Isolation and marriage patterns in four South Tyrolean villages (Italy) during the nineteenth century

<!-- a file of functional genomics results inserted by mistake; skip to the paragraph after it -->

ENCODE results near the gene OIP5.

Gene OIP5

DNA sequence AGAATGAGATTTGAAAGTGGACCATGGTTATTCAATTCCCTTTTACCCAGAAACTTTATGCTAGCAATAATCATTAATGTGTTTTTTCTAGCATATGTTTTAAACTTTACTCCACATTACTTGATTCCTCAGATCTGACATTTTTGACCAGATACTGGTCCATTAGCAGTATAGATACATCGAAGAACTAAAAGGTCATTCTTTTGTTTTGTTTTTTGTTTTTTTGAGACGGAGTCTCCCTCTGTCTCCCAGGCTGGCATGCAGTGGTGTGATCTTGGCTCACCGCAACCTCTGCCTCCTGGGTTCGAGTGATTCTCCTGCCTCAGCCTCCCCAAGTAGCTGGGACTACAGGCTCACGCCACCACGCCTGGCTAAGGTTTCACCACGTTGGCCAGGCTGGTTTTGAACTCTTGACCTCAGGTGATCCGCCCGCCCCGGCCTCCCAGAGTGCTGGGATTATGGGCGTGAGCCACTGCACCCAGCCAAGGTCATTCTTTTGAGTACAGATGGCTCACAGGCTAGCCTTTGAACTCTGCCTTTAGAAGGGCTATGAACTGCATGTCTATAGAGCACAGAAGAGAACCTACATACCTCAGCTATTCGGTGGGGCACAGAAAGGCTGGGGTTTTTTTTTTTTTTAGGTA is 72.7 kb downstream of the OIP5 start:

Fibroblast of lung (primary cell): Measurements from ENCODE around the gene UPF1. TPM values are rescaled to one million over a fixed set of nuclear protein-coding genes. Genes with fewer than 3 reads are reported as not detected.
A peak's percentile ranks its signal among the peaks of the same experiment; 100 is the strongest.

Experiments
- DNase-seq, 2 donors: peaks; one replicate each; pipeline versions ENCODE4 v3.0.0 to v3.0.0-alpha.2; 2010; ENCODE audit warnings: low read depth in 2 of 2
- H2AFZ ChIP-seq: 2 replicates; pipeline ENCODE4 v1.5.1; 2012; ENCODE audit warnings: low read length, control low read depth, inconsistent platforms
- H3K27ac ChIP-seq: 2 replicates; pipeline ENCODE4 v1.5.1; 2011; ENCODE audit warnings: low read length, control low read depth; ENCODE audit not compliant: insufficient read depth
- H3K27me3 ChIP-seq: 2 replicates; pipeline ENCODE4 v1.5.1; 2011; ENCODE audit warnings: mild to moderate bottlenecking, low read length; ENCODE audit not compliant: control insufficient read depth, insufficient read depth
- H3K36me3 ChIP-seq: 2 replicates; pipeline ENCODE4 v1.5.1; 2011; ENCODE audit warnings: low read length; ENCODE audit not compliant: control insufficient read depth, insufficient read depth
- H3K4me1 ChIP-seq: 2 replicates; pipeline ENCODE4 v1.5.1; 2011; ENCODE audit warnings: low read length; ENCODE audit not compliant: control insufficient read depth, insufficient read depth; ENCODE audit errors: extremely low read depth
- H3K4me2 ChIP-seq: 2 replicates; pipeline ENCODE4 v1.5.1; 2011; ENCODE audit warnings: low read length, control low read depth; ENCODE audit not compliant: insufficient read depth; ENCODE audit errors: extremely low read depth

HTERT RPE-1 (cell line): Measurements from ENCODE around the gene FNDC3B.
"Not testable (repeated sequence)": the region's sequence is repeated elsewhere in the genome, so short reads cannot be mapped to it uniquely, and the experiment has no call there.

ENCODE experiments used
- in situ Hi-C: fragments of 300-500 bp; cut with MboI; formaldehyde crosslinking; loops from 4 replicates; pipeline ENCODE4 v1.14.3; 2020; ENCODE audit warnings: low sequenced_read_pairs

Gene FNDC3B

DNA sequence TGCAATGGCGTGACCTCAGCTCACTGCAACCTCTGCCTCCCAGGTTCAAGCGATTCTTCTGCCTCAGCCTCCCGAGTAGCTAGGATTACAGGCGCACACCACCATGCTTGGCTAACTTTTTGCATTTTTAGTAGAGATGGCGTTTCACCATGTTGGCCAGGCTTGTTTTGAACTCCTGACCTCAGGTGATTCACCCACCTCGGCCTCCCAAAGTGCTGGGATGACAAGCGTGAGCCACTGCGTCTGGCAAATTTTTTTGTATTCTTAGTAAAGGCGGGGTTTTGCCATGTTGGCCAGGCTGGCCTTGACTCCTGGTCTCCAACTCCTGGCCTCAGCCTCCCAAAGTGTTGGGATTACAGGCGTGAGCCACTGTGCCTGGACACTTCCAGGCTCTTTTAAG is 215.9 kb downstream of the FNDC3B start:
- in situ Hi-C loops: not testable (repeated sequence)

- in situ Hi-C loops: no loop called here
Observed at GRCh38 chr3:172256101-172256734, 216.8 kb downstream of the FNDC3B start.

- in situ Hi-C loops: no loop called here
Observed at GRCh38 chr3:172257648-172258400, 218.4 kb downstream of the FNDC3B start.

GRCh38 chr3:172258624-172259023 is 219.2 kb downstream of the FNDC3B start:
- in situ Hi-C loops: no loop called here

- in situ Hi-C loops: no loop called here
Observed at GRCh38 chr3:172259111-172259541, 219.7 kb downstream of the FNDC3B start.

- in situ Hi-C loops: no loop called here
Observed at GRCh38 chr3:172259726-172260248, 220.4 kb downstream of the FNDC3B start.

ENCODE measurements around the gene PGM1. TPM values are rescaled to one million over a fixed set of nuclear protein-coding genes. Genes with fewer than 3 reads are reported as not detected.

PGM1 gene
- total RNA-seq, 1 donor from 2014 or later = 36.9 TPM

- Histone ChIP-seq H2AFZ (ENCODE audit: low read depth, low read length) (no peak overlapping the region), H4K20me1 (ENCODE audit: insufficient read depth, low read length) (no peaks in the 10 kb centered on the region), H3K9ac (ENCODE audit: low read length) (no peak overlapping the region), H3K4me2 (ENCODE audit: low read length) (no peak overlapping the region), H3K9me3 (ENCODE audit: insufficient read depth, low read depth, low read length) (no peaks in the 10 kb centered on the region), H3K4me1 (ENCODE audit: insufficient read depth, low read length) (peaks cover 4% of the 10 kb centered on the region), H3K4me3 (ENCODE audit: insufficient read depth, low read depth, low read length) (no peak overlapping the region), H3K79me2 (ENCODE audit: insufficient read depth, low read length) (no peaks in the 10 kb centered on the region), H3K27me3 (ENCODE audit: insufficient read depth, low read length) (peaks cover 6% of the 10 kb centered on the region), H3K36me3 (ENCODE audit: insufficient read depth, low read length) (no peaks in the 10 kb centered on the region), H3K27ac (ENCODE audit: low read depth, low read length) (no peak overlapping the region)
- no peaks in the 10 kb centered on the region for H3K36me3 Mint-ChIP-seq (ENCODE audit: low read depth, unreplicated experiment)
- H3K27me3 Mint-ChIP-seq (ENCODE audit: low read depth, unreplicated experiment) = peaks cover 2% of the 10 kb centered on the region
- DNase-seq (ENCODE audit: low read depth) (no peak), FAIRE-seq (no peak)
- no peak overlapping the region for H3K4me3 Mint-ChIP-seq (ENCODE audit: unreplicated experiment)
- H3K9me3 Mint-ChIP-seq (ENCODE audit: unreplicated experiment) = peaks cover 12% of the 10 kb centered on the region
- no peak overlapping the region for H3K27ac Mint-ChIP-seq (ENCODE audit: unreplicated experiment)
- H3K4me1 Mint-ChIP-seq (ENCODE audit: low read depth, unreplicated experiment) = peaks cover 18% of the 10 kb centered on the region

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No information is currently available on the marriage patterns of German-speaking communities of the South Tyrol area. The aim of this study is to investigate the reproductive isolation of four South Tyrolean mountain villages during the 19th century. Data about 3953 marriages were drawn from existing pedigrees and completed with data from the parish registers of the studied villages to calculate the following indicators: age at marriage, endogamy, inbreeding from dispensations and from isonymy and repeated pairs of surnames among couples. The results show high levels of endogamy (78-87%) and an elevated age at marriage in all the studied villages. The percentages of consanguineous marriages (10-33%) vary considerably but result overall in relatively low inbreeding values (alpha 0.0015-0.0036; Ft 0.0098-0.0138). Levels of endogamy are consistent with the geographic characteristics of the area, while inbreeding values are lower than those observed in previous studies on Alpine communities. This is due to a low frequency of marriages between close relatives, probably related to the peculiar demographic and cultural characteristics of the studied populations that differentiate them from neighbouring Italian-speaking villages.